Don't Look Up!

family personal growth Oct 17, 2021

I’m not sure if it was grit or stupidity my son was learning from my endeavor.

As he resides in a different state and isn’t handy to ask, I’ll go ahead and choose the first option. It was November, and Christmas was only weeks away. In the Midwest, it’s best to get Christmas lights up early, even if you don’t turn them on until the appropriate time – which is, of course, the day after Thanksgiving. Wrestling with the impertinent strands on a brisk fall day is taxing enough. Adding ladders angry about being drug out into the cold increases the odds a person will end up on their backside at least once. The stress, like interest, compounds when hands are buried inside thick gloves while chunky coats and sassy scarves argue about who’ll come undone first.

                Thus, it happened I was resolute to avoid the formidable foe of winter and install the coming season’s must-have petite lanterns-on-a-wire on the affable autumn day presented. But there was a problem. Not of meteorological origins but of the sympathetic nervous system. The white electrical wires had to be hung 17’ from the ground. At least. My brain believed – and still does – this was a wonderful height for birds, butterflies, and bees. Like cold lumpy oatmeal or hot squishy tomatoes, however, this distance did not agree with me.

                Yet, like the pushmi-pullyu of Dr. Dolittle’s universe, I was torn between two directions. What would Christmas be without the twinkle of dancing bulbs overcoming the darkness? Yet how could I conquer my fear of heights long enough to place the familiar elements? The lights worked their charms, somehow muzzling anxiety’s shrieks. Up went the ladder. Up went the lights. Up went my limbs.

                But not before I’d summoned the second of my amazing offspring, at the time old enough to make a phone call but too young to send up the menacing rungs in my place, stationing him in the front yard.

                “If I fall, you’ll need to call 9-1-1. Got it?” 

                “Sure. Is this going to take long?”

                “I hope not. Whatever you do, don’t come near the ladder. And don’t leave the front yard.”

                “Okay. What’s for dinner?”

                Sigh. The unceasing question.

                Just don’t look down, Steph, just don’t look down.

                Somehow, in spite of the sweaty palms and the near panic, I succeeded. No broken bones, ambulance sirens, or traumatized children included. The season of “Peace on Earth, Good Will to Men” would be celebrated in style another year.

                We hear many times the admonition, “Don’t look down.” Or at least those of us who believe heights are made for creatures with wings. Or machines with wings and engines. We quote sayings like, “Things will look up.” We tend to associate “up” with “good” and “down” with bad. But sometimes it’s good to “Don’t look up.”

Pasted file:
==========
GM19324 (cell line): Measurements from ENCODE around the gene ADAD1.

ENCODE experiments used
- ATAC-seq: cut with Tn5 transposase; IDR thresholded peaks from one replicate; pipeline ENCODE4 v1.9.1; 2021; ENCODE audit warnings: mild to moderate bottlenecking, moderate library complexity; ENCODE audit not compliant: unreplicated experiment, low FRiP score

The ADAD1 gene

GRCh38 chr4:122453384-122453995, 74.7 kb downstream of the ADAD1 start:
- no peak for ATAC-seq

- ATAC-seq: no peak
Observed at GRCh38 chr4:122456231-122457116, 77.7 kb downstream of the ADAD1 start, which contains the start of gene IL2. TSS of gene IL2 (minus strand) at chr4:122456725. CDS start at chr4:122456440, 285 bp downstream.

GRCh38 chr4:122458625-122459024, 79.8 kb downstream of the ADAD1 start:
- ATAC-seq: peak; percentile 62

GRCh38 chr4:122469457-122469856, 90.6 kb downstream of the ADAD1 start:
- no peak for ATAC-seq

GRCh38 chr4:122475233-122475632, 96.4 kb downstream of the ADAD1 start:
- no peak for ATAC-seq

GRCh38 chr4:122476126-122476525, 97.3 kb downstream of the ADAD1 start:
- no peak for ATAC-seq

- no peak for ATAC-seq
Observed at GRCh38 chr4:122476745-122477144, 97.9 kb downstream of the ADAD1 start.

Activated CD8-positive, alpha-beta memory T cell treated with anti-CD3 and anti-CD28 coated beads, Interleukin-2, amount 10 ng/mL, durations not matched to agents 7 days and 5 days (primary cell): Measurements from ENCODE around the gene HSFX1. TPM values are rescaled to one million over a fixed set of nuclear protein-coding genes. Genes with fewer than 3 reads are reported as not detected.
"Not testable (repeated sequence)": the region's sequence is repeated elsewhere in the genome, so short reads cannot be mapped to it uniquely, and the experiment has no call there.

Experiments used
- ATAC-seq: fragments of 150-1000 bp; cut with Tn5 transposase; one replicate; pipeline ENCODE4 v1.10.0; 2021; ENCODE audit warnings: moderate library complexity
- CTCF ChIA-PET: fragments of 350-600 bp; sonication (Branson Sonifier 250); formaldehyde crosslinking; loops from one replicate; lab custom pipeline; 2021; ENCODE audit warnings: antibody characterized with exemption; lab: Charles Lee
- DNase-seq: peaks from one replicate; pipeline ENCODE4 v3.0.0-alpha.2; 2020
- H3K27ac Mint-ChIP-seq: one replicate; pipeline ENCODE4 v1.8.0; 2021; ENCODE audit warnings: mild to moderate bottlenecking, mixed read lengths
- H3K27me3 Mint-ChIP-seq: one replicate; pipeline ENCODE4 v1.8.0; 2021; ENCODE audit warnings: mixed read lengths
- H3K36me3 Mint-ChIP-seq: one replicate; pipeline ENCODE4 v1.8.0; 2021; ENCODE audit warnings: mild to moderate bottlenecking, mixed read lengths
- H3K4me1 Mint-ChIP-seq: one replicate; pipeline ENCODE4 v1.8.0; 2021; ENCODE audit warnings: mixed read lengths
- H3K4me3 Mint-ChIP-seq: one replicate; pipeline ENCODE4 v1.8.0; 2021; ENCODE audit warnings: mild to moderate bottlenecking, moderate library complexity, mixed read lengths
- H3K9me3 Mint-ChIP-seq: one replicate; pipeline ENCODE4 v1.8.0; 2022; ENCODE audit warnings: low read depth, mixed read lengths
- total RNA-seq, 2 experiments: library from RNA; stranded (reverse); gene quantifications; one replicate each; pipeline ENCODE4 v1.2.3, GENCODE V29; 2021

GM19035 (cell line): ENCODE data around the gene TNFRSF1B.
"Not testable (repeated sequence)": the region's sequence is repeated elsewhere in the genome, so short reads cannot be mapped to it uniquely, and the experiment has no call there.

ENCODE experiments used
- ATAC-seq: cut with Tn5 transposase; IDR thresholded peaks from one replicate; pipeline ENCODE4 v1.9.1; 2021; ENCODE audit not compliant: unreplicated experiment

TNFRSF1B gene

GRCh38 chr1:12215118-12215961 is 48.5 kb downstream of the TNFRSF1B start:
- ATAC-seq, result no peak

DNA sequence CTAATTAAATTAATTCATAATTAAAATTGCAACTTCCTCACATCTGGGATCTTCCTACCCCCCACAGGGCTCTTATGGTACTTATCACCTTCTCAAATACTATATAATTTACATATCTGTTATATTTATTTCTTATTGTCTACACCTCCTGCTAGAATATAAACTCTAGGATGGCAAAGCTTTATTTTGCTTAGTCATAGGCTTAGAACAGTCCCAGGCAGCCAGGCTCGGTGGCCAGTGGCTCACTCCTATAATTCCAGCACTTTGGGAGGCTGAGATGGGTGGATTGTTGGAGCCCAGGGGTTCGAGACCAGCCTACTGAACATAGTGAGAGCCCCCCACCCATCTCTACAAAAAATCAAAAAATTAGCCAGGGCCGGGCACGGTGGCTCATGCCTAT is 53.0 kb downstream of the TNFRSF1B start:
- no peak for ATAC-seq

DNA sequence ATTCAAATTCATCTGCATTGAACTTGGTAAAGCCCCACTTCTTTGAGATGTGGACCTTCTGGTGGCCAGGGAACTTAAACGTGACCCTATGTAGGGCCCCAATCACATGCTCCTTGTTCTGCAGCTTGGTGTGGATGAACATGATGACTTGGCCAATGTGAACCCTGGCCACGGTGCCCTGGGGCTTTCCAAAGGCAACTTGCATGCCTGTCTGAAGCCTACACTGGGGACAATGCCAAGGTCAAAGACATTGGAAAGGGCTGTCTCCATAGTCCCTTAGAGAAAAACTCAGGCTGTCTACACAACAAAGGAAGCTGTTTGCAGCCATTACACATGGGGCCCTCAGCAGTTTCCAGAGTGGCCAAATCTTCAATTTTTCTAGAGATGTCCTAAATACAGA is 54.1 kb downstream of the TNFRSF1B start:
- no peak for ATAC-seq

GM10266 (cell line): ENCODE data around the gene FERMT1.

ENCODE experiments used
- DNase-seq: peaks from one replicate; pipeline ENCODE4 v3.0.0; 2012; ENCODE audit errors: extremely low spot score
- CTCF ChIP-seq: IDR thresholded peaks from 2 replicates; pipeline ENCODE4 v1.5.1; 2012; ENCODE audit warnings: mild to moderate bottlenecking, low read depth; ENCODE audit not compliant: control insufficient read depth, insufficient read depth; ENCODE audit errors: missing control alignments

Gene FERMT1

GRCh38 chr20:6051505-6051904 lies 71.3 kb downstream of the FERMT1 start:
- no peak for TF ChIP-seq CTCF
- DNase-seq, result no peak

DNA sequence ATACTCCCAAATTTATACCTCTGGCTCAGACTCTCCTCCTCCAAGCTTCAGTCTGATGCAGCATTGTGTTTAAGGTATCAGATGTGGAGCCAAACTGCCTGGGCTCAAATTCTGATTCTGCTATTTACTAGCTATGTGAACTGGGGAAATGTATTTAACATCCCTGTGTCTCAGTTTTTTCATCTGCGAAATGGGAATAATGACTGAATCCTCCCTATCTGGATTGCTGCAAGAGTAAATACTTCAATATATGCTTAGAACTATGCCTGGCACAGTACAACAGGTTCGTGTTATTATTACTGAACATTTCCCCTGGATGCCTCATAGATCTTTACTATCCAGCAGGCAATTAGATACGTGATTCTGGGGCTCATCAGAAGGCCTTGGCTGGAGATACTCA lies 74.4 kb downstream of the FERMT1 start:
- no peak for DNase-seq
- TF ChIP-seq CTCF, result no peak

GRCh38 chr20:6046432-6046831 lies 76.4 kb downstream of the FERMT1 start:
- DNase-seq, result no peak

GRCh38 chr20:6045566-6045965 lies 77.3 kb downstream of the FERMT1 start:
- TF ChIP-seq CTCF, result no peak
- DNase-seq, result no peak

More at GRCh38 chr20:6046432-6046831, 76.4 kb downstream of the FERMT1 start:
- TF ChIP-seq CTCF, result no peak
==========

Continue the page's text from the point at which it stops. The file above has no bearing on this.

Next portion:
Like a few days ago. This time my feet weren’t engaged in a skirmish with aluminum treads stretching into the heavens. They were clasped onto pedals and locked into a clash with concrete. The little boy who had waited patiently for me to either finish the bulb escapade or fall onto the wimpy three-branch bush below wasn’t alongside to offer encouragement or even inquire about food. It was just me versus the hill ahead.

                Hill being a relative term. The dark-haired youngster tasked with the 9-1-1 call so many years ago had since traversed thousands of miles across the United States on a bicycle, conquering the Rockies from Colorado to Canada. My little 10% grade was the equivalent of a bumpy pancake for him. But he wasn’t the one out this muggy Midwest morning trying to honor a commitment to exercise. And comparing my struggle to his wasn’t going to infuse my legs with any more energy than they already had. So, I decided, “Don’t look up.”

                The angle was slight, but it still strained my muscles. I knew if I focused on the distance remaining before a terrific flat stretch or glorious downhill slope appeared, I’d be vanquished. So, I aimed my gaze just slightly ahead of the slow-as-molasses rotating front tire and determined to just keep going. 1, 2, 3, 4…just ten seconds. That’s all you have to do. Ten seconds at a time. …8, 9, 10. Great! Shift to a lower gear. Now, count. 1, 2, 3, … And then, with peeved joints but a pleased heart, I felt the strain lessen and the wheels spin faster. I could look up.

                Sometimes we face ascents in life where our heart-ligaments howl, “I can’t do this.” Comparing our difficulties to others’ problems typically weighs us down with guilt and shame, sapping whatever strength we possess. Sometimes looking up and seeing hope waiting down the road pumps sufficient vitality into our souls to keep us moving forward. Sometimes, though, faith’s far-sightedness is obscured by sweat or tears, and it’s okay to lean into a near-sighted belief, “Just make it to ten.” The next minute. Hour. Day. Or season.

                When breath becomes smooth again, then a person can look up and face the future. And sometimes, just sometimes, see resolution.

                Like hooks, for example. The ones I placed on the frieze boards. Permanently. So, every year I can wield a long extension pole, placing the season’s indispensable message that Light has come, embodied in wires and petite glass lamps pulsating with electricity, with my feet on firm ground. No 9-1-1 attendant needed. No reminder to “Don’t look down.” Just looking up to view triumph.



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